The overall amount of raw materials can be used to estimate the pressure on the environment—from the extraction of raw materials to recycling processes or the disposed resources as waste. Since secondary materials mainly generate lower material footprints, the footprints of products, services and activities can be decreased by increasing the amount of secondary material per product or service. Decreasing resources follows the precautionary principle—the fewer natural resources are used and consumed, the lower the impact on the environment in the long run. In this respect, the Sustainable Development Goals (SDGs) suggest using the per-capita material footprint to measure the sustainable management and efficient use of natural resources for Goal 12, which seeks to ensure sustainable consumption and production patterns. SDG indicators are generally supposed to differentiate between income, age, sex, race, ethnicity or country ([11], Annex III). Only indicators based on micro data allow differentiated conclusions to be drawn on individual or household characteristics to be derived; as such, they address different population and consumer groups. In our study, private consumption is divided into the following components:
  • Nutrition, including diets, food waste and all the foodstuffs and drinks consumed;
  • Building and housing, including the use of energy (electricity and heating) for household purposes;
  • Consumer goods, including clothes, furniture, household appliances such as fridges and washing machines, consumer electronics such as TV sets and tablets;
  • Mobility, including everyday mobility such as commuting and leisure activities by car, motorbike, bicycle and public transport;
  • Leisure activities, including hobbies such as sports and cultural activities;
  • Vacations, including travel and accommodation.
The web application also mined anonymised information on users’ socio-economic and socio-psychological characteristics. Socio-economic information includes gender, age, years of schooling according to the International Standard Classification of Education (ISCED) and social status based on occupational status. Household characteristics include information on household size, the number of children living in the household, living space and size of community. Subjective assessments and norms include relative household income (household income compared with peers and friends), subjective health (how healthy the respondent feels), social relations (frequency of satisfying social ties with family and friends), as well as subjective well-being. The measure of subjective well-being is a single question evaluative measure on individual life satisfaction (“All things considered, how satisfied are you with your life as a whole these days?”) measured on a 10-point bipolar scale from (1) completely dissatisfied to (10) completely satisfied with life as suggested by the Organisation for Economic Co-operation and Development (OECD) [12,13]. In the following presentation of methods and results, we—more accurately—refer to life satisfaction as subjective well-being since we operationalise subjective well-being using a global life satisfaction scale as suggested by the OECD.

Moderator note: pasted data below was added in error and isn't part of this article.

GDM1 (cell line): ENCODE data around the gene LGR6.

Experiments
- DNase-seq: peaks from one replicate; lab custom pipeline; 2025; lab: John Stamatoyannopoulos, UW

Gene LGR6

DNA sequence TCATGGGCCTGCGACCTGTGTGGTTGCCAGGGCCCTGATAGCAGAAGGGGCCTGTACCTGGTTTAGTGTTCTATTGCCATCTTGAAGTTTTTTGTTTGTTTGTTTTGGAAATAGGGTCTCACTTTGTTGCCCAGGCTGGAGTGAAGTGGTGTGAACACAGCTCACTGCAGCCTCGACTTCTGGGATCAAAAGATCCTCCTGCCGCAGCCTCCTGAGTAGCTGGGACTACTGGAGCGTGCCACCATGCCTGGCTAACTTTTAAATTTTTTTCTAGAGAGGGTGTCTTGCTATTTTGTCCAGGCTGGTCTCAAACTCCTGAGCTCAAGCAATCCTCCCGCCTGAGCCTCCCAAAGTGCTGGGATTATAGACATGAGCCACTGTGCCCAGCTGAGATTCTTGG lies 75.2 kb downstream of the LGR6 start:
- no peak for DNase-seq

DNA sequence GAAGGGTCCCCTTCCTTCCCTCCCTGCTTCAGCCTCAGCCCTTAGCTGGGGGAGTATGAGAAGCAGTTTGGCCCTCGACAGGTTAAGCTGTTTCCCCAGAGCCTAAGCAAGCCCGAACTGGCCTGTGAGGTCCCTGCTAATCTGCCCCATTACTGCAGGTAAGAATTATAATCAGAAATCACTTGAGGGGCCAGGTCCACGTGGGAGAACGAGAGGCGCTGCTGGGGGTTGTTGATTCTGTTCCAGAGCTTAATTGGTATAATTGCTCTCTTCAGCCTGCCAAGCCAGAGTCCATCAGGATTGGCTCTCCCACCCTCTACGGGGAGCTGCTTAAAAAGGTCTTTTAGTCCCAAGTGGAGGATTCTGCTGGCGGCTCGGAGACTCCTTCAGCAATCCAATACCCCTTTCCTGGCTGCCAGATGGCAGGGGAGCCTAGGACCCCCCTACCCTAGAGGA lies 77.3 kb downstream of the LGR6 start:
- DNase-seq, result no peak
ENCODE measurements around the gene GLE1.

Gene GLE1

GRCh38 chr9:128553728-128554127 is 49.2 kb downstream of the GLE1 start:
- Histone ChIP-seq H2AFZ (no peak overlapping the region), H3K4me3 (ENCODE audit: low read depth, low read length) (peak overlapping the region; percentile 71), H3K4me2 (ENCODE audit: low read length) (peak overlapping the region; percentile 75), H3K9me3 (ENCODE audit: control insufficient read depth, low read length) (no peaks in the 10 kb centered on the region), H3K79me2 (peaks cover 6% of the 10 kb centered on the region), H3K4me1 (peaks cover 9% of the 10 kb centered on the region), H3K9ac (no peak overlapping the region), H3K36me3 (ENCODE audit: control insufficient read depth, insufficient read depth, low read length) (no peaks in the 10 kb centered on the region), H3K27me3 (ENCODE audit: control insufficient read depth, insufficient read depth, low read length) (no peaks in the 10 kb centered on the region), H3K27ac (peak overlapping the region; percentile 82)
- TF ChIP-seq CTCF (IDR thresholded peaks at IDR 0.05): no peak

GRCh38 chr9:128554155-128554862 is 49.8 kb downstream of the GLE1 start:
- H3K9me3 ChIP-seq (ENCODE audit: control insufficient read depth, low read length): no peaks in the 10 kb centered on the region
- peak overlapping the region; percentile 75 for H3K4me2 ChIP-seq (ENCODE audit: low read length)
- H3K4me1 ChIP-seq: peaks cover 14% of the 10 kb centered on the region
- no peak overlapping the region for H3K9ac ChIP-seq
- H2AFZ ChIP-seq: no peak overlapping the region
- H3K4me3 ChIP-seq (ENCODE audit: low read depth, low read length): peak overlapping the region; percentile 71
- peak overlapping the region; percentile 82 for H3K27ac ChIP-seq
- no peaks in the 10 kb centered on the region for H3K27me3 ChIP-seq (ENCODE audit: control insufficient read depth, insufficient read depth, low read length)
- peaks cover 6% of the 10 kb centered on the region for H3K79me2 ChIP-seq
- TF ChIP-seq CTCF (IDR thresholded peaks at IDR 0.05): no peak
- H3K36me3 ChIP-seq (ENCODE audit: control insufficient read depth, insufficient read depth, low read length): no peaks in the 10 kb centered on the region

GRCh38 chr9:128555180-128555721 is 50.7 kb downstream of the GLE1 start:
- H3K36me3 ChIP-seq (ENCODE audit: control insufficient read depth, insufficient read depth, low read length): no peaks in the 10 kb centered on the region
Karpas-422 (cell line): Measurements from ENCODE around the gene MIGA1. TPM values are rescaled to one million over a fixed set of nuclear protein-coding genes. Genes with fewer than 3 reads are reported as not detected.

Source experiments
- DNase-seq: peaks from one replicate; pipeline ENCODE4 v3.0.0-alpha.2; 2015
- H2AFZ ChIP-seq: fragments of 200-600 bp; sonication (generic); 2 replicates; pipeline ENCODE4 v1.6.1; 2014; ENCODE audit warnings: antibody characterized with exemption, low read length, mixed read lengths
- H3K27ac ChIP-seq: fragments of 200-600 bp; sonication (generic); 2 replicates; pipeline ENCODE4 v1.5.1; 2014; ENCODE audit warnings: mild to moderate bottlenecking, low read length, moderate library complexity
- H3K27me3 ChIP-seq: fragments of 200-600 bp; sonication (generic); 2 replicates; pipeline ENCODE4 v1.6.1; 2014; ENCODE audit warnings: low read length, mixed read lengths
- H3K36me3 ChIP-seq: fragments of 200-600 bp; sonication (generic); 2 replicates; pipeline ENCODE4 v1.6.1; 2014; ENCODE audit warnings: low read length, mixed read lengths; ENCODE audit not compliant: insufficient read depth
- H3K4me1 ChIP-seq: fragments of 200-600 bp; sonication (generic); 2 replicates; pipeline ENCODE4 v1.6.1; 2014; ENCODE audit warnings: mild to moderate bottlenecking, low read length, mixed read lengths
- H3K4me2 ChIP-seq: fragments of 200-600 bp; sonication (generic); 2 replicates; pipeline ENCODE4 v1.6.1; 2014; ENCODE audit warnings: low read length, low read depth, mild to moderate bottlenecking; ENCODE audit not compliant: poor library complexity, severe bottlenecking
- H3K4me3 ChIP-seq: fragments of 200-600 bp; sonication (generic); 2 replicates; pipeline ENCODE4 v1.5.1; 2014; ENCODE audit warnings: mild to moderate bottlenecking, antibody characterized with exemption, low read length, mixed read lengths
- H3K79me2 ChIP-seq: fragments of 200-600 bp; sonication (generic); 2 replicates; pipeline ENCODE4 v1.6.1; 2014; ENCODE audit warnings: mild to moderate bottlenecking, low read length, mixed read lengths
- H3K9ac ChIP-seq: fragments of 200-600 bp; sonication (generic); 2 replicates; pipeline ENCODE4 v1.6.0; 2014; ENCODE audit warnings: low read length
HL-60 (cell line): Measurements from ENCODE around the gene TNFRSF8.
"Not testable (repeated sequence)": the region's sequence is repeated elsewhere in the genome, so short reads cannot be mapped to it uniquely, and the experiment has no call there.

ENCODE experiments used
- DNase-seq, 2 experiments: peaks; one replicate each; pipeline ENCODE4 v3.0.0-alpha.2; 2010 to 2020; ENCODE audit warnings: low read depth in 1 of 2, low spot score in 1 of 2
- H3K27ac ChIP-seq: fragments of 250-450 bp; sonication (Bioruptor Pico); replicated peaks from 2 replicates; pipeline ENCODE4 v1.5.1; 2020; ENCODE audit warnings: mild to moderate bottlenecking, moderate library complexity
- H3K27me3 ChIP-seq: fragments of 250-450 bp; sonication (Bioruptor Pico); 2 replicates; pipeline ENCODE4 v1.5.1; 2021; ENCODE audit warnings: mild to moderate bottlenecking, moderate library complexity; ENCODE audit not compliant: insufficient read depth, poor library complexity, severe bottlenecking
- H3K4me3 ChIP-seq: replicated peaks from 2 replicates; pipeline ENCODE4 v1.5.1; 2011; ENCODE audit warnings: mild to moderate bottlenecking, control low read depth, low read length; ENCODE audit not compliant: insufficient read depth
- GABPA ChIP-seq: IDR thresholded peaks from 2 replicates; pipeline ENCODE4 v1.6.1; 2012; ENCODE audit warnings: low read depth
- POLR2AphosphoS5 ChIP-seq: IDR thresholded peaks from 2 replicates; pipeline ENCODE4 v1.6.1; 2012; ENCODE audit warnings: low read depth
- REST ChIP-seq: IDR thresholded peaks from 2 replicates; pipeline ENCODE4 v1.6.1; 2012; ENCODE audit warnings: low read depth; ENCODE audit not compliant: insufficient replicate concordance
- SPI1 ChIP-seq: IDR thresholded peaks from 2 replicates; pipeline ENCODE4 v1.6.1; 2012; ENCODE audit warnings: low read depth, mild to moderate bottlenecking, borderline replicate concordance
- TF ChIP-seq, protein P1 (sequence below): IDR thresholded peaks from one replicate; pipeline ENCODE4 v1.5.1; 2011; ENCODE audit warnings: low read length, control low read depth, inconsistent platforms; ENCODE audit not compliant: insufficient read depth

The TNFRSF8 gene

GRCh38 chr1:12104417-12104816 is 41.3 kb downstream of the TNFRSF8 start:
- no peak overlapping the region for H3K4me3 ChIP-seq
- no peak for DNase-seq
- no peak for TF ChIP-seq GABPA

In addition, we consider all resource-intensive activities and lifestyles separately. Such factors include diets, distances travelled on trips, and days on vacations. By taking this approach, we consider the relevant dimensions that may influence individual life satisfaction. According to Enste and Ewers [14], these dimensions are age, gender, subjective health, unemployment, income and social relationships (number of friends, family status). Instead of taking into account any socio-psychological information, Andersson et al. [5] considered resource-intensive activities such as air travel, size of residence, non-work-related driving and number of meals including red meat consumed per week. Table 1 provides an overview of the data and information that was included in the further analysis of the relationship between material resource use and life satisfaction. They included personal characteristics, household characteristics, subjective assessments, various variables describing the user’s lifestyle and the corresponding material resource use (in terms of the user’s material footprint).